In a few weeks we’ll celebrate the birth of Christ – some children will even innocently celebrate it as Jesus’ birthday. But there is still an element of the unknown about the exact date when this event happened. About the only thing we’re certain of is that it definitely did not occur on December 25, in the Year 0.
For starters, there was no Year 0; in fact, there was no specific dating system then. Dates back then were measured by the year of a king’s reign, which would have varied from country to country. The Jews currently do have a specific dating system that puts us in the year 5778, which would have Jesus’ birth around the year 3760. But even this has a flaw, since the Jewish calendar doesn’t line up exactly with our current calendar.
The dating system that we use today was divided into two periods – B.C., or Before the birth of Christ, and A.D., Anno Domini, Latin for the Year of the Lord, meaning after his birth. This dating system came about long after the fact, in about 525 A.D. although it wasn’t widely used until 800 A.D. In this dating system, we have the year 1 B.C. followed by the year 1 A.D. – no Year Zero. So, at best, Jesus would have been born in 1 A.D. But that is also not the case.
Herod died in March or April of what we now call 4 B.C., meaning Jesus was born at least four years Before Christ.
We know that, according to Matthew 2, that King Herod was still alive when Jesus was born. Herod died in March or April of what we now call 4 B.C., meaning Jesus was born at least four years Before Christ. Hmmm.
But it may have been even earlier. We don’t know when the wise men from the East visited the baby Jesus. While some have speculated it could have been up to two years after his birth, Matt. 2:8 suggests that he was still in Bethlehem. Since Joseph and Mary were from Nazareth (Luke 2:4), it is likely they would have made their way back home within a few months after the birth.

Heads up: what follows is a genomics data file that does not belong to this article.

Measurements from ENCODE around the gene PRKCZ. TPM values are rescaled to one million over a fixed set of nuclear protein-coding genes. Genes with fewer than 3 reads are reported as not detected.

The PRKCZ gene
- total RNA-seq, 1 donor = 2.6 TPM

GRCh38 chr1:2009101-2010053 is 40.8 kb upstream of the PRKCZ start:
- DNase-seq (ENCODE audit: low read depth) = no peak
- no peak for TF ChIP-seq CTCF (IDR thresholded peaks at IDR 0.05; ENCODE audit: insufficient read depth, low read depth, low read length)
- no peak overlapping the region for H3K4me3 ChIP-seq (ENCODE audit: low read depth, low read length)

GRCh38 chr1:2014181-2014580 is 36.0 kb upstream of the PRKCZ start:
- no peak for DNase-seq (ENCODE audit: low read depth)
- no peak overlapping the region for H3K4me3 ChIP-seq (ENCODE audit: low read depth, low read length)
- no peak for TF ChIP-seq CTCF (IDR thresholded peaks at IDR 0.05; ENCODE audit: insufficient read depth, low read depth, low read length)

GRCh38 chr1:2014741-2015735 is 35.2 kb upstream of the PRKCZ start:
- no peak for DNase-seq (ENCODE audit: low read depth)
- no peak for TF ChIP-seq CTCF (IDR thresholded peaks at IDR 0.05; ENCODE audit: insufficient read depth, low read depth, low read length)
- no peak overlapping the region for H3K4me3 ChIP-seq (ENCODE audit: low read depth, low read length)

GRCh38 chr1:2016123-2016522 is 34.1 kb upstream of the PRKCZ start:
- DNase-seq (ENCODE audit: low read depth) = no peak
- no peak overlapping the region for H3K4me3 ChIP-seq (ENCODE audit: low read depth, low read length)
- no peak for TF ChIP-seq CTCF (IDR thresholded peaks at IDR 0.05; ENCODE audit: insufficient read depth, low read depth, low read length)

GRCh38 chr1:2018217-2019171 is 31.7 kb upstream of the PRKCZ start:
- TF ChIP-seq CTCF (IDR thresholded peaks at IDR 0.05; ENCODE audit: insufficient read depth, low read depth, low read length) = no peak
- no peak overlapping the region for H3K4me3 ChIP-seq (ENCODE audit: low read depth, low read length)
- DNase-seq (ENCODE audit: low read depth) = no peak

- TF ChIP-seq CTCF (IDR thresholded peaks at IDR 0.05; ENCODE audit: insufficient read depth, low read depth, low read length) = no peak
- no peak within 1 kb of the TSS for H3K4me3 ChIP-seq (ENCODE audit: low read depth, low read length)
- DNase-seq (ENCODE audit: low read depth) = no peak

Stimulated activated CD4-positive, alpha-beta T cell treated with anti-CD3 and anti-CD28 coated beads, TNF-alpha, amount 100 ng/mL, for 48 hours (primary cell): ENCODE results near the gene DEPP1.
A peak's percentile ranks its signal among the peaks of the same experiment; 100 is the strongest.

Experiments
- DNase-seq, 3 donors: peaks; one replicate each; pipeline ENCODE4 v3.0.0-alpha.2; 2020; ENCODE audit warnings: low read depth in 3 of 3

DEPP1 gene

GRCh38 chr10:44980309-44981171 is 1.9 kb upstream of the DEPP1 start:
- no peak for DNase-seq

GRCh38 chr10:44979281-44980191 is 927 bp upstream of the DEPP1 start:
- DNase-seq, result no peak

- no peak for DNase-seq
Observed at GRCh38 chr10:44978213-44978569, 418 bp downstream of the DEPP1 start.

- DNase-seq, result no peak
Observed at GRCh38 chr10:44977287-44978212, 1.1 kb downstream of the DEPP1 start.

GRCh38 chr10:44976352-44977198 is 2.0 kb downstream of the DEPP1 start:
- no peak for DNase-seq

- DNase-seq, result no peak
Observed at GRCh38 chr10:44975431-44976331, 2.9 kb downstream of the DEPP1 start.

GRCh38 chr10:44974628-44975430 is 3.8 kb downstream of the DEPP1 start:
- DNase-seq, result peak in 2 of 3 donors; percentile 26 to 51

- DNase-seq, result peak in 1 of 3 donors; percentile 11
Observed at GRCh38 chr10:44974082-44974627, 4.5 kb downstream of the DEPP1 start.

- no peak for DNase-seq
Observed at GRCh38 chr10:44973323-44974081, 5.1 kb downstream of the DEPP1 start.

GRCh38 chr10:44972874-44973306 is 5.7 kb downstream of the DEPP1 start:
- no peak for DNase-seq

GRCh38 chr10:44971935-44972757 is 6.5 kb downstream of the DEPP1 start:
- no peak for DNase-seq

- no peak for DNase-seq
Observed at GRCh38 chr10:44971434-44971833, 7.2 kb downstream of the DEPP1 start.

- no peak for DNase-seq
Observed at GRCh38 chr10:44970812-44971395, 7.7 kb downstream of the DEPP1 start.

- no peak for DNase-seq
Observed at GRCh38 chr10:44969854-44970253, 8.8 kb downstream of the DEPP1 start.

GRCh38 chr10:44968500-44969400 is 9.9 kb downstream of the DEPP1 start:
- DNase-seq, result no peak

We also don’t know how long the wise men stayed, or how long it took Herod to figure out that they’d tricked him. Long enough, it seems, for Joseph to gather his family to flee to Egypt. Herod ordered the slaughter of all boys in the area ages 2 and under “in keeping with the time he had learned from the wise men.” That does seem to indicate that Jesus may have been a toddler by this time, or it may mean that Herod just wanted to make really sure he got the right kid.
But what day was Jesus born on if he wasn’t born on Dec. 25?
So, at the very least, Jesus would have had to have been born at the very beginning of 4 B.C., but more likely in 5 B.C. or even as early as 6 or 7 B.C.
But what day was Jesus born on if he wasn’t born on Dec. 25? Since the shepherds were in the fields with their flocks at night (Luke 2:8), the angelic visitation would have occurred between April and October (the other months would have been too cold to keep the sheep out at night). Some scholars have used the knowledge of the priestly cycle of service to determine when John the Baptist was likely born, and then been able to extrapolate from that a date for Jesus’ birth. The best guess currently is that Jesus was born sometime in the last half of what we now know as September. If that was in 5 B.C., he would have been around six months old when King Herod died, or 1-1/2 if he was born in 6 B.C.
The first record of a Christmas celebration is Dec. 25, 336 A.D.
So why has Dec. 25 been recognized as the day for Jesus’ birth? No one knows for sure. For the first 300 years the early church didn’t celebrate his birth at all, focusing instead on his crucifixion and resurrection. The first record of a Christmas celebration is Dec. 25, 336 A.D., ordered by the Roman Emperor Constantine after his conversion to Christianity.
Dec. 25 may have been chosen because it coincided with pagan winter solstice celebrations, or aligned with the Jewish Hanukkah festival. Early Christians speculated that, based on the date of Jesus’ crucifixion, Mary conceived on March 25. That meant that if her pregnancy went exactly nine months, he would have been born on Dec. 25. Eastern churches, however, calculated that he would have been born on Jan. 6 and celebrated Christmas on that day. Some groups, like the Amish, still celebrate Jan. 6 as Old Christmas. It is also the 12th day of Christmas.